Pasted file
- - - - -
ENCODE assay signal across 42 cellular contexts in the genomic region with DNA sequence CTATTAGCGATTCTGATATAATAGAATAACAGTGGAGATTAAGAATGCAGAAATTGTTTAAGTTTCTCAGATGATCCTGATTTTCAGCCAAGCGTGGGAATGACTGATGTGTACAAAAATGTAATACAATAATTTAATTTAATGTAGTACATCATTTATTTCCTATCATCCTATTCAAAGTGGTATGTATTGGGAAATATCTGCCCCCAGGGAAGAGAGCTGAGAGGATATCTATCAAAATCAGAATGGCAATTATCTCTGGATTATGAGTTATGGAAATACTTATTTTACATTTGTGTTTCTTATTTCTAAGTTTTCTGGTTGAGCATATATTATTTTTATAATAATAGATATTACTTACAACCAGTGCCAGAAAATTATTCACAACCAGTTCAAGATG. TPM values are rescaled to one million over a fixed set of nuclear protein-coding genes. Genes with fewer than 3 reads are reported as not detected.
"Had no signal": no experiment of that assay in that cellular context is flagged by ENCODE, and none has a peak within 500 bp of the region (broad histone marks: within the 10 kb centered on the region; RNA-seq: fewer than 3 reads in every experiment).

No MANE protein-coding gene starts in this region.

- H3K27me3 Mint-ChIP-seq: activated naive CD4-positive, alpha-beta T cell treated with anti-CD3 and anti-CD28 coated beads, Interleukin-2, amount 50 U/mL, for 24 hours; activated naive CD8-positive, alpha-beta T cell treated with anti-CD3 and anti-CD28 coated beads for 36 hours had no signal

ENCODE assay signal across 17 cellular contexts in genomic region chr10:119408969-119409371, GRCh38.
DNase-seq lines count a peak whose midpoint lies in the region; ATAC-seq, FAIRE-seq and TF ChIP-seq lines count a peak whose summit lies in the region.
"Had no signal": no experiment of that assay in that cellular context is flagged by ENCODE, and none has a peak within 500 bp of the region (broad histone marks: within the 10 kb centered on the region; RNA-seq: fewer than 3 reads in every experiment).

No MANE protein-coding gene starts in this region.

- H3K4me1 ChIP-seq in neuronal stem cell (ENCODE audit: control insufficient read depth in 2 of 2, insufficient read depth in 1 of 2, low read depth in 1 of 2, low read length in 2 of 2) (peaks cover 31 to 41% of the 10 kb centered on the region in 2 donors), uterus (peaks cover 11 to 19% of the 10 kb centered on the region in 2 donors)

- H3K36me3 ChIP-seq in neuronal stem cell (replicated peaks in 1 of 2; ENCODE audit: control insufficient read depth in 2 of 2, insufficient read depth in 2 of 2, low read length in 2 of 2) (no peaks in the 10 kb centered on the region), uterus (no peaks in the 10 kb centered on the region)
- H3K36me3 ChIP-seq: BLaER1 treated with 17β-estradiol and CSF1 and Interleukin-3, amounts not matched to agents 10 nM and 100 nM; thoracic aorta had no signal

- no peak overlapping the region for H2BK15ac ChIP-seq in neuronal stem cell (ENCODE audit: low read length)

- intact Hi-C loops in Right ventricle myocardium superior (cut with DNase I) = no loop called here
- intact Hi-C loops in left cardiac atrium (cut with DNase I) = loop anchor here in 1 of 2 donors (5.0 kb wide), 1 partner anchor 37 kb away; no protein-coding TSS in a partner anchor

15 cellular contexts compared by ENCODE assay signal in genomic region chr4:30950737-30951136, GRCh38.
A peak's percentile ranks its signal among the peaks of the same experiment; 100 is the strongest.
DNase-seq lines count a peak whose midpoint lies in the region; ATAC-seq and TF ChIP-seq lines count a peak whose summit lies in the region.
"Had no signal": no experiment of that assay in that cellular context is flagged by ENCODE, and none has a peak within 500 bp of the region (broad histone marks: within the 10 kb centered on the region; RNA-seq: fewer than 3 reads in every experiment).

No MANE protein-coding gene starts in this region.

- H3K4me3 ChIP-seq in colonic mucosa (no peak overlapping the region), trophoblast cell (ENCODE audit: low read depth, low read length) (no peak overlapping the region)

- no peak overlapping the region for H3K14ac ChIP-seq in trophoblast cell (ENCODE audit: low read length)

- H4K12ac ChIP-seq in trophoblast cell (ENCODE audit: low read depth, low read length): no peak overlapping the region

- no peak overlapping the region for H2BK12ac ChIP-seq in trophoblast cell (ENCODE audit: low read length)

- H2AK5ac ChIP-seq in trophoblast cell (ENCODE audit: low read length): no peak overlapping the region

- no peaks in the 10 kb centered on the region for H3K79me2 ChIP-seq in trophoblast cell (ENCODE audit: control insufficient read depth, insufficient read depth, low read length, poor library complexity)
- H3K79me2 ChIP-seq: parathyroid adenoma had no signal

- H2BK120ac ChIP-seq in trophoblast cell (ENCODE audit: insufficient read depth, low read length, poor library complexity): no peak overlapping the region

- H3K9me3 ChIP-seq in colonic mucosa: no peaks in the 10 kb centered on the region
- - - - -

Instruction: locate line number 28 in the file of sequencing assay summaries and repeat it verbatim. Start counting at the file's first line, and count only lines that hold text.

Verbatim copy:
- H3K9me3 ChIP-seq in colonic mucosa: no peaks in the 10 kb centered on the region